Digging Up the Marrow (2014)

Directed By: Adam Green
Written By: Adam Green
Starring: Adam Green
  Will Barrett
  Ray Wise
Digging Up the Marrow

Adam Green, one of horror’s most hardworking men, with a constant output of features and a TV show, returns to the silver screen, this time tackling the well-threaded faux-realism sub-genre with Digging Up The Marrow. Presented as a finished documentary, the film blurs the line between fact and fiction, using reality as the perfect gateway to an effective fantasy.

Filmmaker Adam Green (the director playing himself) receives a letter and package from former police detective William Dekker, claiming that monsters are real and that he knows the way in to their world (the titular Marrow). Intrigued and excited by the prospect, Green and his cameraman Will Barrett (also playing himself) work with Dekker (Ray Wise, the only actor playing a distinctly fictional role) to document his claims and prove there is an entire world beneath our feet.

The strength of a film like this lies in the surprise. Are monsters real? What is Dekker trying to show Green and Barrett? What will it look like? When will it happen? Going in as spoiler free to this film as possible greatly enhances the viewing experience. Off the bat, owing to artist Alex Pardee‘s involvement, people will know they are going to see something, but the questions will remain; in what context? Is it real or all a trick?

The thing about Digging Up The Marrow that will catch people off guard is that in many ways, it is actually a comedy. Almost from the outset, we are treated to the sarcastic friend-banter between Green and Barrett, who provide a realistic portrayal of people who know each other so well that they communicate in offhandness. The only standard horror trope character is Ray Wise’s Dekker, who could almost have wandered out of the fog warning the townspeople of the coming danger. Realistic reactions to an almost absurd character are what sell the film. We, the audience, are giving sideways glances along with Green and Barrett as Dekker lays out the plan for seeing the monsters.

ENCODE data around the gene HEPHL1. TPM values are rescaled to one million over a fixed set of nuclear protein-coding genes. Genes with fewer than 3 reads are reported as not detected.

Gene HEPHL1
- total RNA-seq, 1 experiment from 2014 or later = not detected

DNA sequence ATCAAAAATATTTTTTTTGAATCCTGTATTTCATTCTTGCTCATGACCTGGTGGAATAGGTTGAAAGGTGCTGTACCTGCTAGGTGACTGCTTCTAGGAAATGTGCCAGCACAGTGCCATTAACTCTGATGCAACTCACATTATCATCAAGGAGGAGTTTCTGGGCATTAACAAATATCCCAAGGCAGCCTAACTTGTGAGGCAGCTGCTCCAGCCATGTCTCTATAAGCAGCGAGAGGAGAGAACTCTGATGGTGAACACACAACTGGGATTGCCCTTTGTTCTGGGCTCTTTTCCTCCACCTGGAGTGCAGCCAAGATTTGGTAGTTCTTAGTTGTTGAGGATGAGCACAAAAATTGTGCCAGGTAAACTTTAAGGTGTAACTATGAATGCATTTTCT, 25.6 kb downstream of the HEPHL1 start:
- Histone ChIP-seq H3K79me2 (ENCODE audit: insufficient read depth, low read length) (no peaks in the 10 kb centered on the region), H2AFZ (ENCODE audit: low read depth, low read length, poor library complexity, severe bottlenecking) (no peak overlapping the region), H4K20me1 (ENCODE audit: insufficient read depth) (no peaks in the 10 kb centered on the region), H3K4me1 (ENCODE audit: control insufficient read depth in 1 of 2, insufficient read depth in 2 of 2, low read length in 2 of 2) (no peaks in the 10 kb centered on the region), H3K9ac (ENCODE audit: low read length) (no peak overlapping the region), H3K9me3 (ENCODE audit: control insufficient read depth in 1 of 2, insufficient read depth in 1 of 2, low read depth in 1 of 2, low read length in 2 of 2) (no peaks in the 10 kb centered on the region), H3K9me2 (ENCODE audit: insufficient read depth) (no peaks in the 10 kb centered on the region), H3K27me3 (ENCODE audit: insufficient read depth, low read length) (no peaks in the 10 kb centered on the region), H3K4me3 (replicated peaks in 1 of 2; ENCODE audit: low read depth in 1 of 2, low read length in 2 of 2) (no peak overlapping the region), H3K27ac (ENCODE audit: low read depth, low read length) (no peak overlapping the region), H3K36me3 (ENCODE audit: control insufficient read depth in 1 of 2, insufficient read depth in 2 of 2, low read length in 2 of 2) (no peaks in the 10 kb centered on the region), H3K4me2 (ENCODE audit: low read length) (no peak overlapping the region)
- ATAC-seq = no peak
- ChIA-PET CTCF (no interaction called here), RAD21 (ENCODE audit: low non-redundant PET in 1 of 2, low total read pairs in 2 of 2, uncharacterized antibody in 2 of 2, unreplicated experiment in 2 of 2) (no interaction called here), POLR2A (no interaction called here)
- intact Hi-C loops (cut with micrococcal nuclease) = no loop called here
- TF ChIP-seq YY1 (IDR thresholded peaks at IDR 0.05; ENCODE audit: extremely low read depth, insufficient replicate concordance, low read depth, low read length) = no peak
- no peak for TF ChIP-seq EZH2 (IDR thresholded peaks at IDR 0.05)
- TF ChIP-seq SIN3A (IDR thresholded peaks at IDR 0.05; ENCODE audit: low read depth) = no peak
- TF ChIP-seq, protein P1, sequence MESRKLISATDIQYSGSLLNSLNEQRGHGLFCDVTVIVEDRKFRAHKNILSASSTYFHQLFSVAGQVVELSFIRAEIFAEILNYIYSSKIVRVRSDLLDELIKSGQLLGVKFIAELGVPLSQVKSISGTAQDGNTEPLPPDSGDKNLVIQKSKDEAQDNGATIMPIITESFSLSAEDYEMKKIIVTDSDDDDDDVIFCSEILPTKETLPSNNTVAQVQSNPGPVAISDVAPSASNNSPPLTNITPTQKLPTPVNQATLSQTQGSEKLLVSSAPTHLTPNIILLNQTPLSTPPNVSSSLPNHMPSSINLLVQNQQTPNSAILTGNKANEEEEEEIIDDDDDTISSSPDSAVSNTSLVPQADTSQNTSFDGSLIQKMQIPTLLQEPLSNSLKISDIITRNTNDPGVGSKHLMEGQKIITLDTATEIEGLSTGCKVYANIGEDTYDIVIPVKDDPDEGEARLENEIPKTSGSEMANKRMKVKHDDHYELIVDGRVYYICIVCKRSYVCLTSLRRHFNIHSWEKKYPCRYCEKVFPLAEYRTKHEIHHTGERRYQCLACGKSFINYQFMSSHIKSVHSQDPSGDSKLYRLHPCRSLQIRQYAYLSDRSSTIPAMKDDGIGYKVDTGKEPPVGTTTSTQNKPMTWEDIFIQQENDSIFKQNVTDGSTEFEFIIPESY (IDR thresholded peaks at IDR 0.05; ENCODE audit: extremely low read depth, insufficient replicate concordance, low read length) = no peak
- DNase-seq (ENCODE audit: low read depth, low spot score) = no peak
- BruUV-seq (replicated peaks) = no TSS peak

It’s this surprise level of realistic humour that lends the film the power to truly shock when things kick in to gear. The proof of a good horror lies in if the audience can use the characters as avatars for themselves, relating to the emotions and agreeing with the decisions, even in fantastical situations, or going against this and risking alienating or even insulting the audience. Marrow is firmly in the former camp. We jump when the characters jump, and let out embarrassing screams just as they do (well, some of us do, at least). The film doesn’t build a tense atmosphere, relying more on jump scares and shock moments hidden in the frame. Fun is one of the most optimal words to use to describe Digging Up The Marrow. Though there is danger, the film never crosses over into nasty territory, a breath of fresh air among some of the heavier cinematic fare at the moment.

Without seeing the film, it might seem a misstep to have Ray Wise playing an entirely fictional character among all these ‘real’ characters, but his performance is scene-stealing. Ray Wise is always Ray Wise, but when his Dekker struggles with his own demons, there is no more perfect fit. You forget he is Ray Wise the actor, and believe he is William Dekker. There are also numerous cameos throughout, sure to raise a cheer or smile with any audience, again building this realistic world.

A major strength to the film is that people completely unfamiliar with Green will find the film as accessible as those who know his work. In fact, there are times when those familiar with Green’s Holliston sitcom may confuse the characters, and on occasion, in this realistic world, there is some less than natural humour (the over the top cutaways to Green during the first major interview with Wise stand out), but these are minor quibbles. Digging Up The Marrow plays best with a crowd, feeding off each other’s anticipation in the screening, and coming away from it, I was compelled to immediately see it again, and to share it with others.

Digging Up The Marrow stands as a testament to just how good the fake documentary style can be. It almost feels insulting to use the words fake documentary to describe it. It could more accurately be called a horror for the masses.

Whether or not the monsters ARE real, you will have to see for yourself.

Rating: ★★★★★★★★★☆

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